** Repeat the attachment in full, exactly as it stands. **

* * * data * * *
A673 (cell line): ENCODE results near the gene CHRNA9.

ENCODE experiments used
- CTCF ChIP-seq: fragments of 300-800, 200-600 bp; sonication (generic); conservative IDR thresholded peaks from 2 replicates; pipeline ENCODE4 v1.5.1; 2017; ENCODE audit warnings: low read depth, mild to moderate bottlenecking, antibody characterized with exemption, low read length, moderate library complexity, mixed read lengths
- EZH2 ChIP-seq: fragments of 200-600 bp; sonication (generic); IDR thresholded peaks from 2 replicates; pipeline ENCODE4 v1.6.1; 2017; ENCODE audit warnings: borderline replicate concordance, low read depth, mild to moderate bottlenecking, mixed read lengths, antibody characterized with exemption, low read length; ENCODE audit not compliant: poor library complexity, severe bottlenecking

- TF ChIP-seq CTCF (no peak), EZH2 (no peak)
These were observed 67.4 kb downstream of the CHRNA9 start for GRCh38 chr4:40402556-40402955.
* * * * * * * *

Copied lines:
A673 (cell line): ENCODE results near the gene CHRNA9.

ENCODE experiments used
- CTCF ChIP-seq: fragments of 300-800, 200-600 bp; sonication (generic); conservative IDR thresholded peaks from 2 replicates; pipeline ENCODE4 v1.5.1; 2017; ENCODE audit warnings: low read depth, mild to moderate bottlenecking, antibody characterized with exemption, low read length, moderate library complexity, mixed read lengths
- EZH2 ChIP-seq: fragments of 200-600 bp; sonication (generic); IDR thresholded peaks from 2 replicates; pipeline ENCODE4 v1.6.1; 2017; ENCODE audit warnings: borderline replicate concordance, low read depth, mild to moderate bottlenecking, mixed read lengths, antibody characterized with exemption, low read length; ENCODE audit not compliant: poor library complexity, severe bottlenecking

- TF ChIP-seq CTCF (no peak), EZH2 (no peak)
These were observed 67.4 kb downstream of the CHRNA9 start for GRCh38 chr4:40402556-40402955.